So you get the idea - it’s expensive. There’s also limited inventory (shelf space). That means there’s only a small window of opportunity before your newly released game is pushed to the back of the store and under a pile of pre-owned. When selling at retail you need to make sure your game is purchased by as many consumers as possible in the short few weeks whilst it’s in prime shelf position.
This forces marketeers to have extremely long lead times on their campaigns, as it’s vital that all your fans know everything about your game the second it launches. Ideally you want them to be chomping at the bit to get their hands on your game as soon as it arrives in the shop. If they’re not then you risk losing your sales window. The problems with this are obvious though. How do you work out how much time and money to spend? It’s all based on predictions and past performance. Publishers have got very good at this, but it’s still not based on hard facts and up-to-the-second data. How can it be?
This is also a bit of a pain from the developers point of view. Game features are added to a big PR plan in order to get this long lead time. Week 3 we might talk about car A, week 5 we talk about track Z, and in week 10 we talk about multiplayer. It’s tough for a developer to showcase the game and hop, skip, and jump around some features without mentioning others. As the features of most games are so supportive of one another it can sometimes give a bad impression to split up announcements like this.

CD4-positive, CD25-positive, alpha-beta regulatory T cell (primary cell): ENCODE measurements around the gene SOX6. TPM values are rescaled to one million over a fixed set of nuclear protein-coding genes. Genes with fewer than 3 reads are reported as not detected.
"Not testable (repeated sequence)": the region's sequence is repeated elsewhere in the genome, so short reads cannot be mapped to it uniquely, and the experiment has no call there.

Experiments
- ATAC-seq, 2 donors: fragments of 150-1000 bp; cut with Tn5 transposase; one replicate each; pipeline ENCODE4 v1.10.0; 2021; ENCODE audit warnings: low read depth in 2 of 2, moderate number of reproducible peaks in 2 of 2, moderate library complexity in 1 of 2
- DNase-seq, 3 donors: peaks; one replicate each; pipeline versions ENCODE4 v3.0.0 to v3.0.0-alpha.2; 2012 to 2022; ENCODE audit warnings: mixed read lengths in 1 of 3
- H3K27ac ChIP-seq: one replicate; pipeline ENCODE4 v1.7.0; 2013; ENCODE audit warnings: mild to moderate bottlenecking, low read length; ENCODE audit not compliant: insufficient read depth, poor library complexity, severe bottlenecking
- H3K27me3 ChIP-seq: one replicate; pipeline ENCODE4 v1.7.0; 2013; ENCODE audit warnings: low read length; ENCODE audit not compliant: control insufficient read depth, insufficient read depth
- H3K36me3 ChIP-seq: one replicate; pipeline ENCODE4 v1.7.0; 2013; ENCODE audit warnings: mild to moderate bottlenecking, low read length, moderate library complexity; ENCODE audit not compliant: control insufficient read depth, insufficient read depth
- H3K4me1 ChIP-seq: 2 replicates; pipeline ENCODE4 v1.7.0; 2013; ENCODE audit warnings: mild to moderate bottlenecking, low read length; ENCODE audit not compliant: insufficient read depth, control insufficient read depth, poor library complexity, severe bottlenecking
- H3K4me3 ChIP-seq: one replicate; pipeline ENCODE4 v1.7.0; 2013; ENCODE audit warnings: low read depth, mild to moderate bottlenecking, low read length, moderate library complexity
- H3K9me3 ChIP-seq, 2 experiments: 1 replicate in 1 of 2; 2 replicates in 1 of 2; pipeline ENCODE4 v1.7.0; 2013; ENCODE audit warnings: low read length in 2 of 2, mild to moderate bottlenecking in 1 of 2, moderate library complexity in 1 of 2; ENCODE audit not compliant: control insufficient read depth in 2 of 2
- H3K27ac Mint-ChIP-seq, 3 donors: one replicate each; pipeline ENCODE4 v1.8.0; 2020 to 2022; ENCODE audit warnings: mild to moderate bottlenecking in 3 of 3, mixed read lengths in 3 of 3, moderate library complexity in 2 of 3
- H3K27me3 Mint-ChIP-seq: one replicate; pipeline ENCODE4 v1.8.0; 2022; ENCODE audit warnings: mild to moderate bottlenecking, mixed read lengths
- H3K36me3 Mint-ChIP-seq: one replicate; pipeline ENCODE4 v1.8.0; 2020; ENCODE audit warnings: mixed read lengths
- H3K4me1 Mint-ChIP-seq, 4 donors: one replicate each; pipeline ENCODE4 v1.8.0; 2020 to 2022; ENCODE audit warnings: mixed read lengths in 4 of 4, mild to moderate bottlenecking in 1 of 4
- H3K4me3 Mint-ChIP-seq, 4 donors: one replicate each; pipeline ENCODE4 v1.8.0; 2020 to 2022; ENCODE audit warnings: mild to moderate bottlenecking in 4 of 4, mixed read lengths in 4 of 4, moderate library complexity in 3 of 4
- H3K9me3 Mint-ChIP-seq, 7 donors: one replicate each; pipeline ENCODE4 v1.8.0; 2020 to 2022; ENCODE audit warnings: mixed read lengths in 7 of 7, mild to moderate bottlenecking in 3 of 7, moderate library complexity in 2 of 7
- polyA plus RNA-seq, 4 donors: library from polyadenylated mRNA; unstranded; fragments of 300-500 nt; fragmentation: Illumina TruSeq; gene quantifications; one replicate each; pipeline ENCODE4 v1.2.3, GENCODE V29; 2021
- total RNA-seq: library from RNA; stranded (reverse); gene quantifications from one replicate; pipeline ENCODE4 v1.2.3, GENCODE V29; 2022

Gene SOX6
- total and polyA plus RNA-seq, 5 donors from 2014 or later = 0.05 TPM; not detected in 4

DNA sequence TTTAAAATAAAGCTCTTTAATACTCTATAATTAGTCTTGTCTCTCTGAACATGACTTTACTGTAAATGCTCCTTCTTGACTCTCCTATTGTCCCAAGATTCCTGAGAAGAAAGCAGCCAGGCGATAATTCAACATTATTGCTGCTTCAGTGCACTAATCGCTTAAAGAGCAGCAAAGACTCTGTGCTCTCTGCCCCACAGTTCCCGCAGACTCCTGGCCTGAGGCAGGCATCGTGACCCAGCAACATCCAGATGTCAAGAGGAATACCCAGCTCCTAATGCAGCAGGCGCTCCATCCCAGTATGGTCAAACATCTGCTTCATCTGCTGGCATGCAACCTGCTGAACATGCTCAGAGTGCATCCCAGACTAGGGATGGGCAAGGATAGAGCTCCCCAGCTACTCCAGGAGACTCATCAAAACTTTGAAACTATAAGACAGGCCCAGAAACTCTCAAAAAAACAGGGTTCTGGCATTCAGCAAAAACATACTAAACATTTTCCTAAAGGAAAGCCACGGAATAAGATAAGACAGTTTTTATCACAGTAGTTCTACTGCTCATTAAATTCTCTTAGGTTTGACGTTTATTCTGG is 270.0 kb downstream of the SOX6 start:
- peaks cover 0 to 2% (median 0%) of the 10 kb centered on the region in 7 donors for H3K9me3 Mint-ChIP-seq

Times have changed though. At Hogrocket we’re selling our games completely digitally, with no involvement at retail. This not only means that it’s cheaper for us to setup everything initially, but it costs less overall too. The ongoing costs of distribution are so low they are effectively free, so we can leave our products “on the shelf” forever. This means that (hopefully) we’ll have a long tail of sales which continue to come in many months after we launch the game. This isn’t the case at retail.
As sales will continue over time, our user base will increase over time. All of a sudden there isn’t a huge pressure to make a big launch. We don’t NEED everybody to know everything about our game when we launch it. Instead of carpet bombing the planet with information on our game we can instead be a bit smarter. We can build awareness of our game cumulatively over time, spending smart time and money where it makes the most impact.
In the next part: How Hogrocket are tackling this new era of indie marketing. Coming soon!